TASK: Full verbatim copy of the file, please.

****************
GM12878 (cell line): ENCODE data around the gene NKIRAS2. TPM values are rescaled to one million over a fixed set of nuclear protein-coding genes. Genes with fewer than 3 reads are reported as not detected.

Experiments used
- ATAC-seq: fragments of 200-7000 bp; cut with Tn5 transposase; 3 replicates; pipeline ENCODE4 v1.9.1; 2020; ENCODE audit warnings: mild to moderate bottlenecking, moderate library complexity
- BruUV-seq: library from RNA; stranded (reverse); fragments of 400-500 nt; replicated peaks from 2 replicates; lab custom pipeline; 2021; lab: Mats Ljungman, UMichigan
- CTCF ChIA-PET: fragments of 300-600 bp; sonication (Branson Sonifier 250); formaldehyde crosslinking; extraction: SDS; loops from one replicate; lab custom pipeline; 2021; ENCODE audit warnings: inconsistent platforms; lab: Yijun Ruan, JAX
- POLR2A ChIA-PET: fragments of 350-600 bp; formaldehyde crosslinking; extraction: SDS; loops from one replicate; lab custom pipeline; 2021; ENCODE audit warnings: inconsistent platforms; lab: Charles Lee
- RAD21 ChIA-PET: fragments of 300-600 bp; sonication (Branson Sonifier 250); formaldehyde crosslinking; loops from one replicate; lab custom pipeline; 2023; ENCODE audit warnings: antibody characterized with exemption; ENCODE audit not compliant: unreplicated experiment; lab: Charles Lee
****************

GM12878 (cell line): ENCODE data around the gene NKIRAS2. TPM values are rescaled to one million over a fixed set of nuclear protein-coding genes. Genes with fewer than 3 reads are reported as not detected.

Experiments used
- ATAC-seq: fragments of 200-7000 bp; cut with Tn5 transposase; 3 replicates; pipeline ENCODE4 v1.9.1; 2020; ENCODE audit warnings: mild to moderate bottlenecking, moderate library complexity
- BruUV-seq: library from RNA; stranded (reverse); fragments of 400-500 nt; replicated peaks from 2 replicates; lab custom pipeline; 2021; lab: Mats Ljungman, UMichigan
- CTCF ChIA-PET: fragments of 300-600 bp; sonication (Branson Sonifier 250); formaldehyde crosslinking; extraction: SDS; loops from one replicate; lab custom pipeline; 2021; ENCODE audit warnings: inconsistent platforms; lab: Yijun Ruan, JAX
- POLR2A ChIA-PET: fragments of 350-600 bp; formaldehyde crosslinking; extraction: SDS; loops from one replicate; lab custom pipeline; 2021; ENCODE audit warnings: inconsistent platforms; lab: Charles Lee
- RAD21 ChIA-PET: fragments of 300-600 bp; sonication (Branson Sonifier 250); formaldehyde crosslinking; loops from one replicate; lab custom pipeline; 2023; ENCODE audit warnings: antibody characterized with exemption; ENCODE audit not compliant: unreplicated experiment; lab: Charles Lee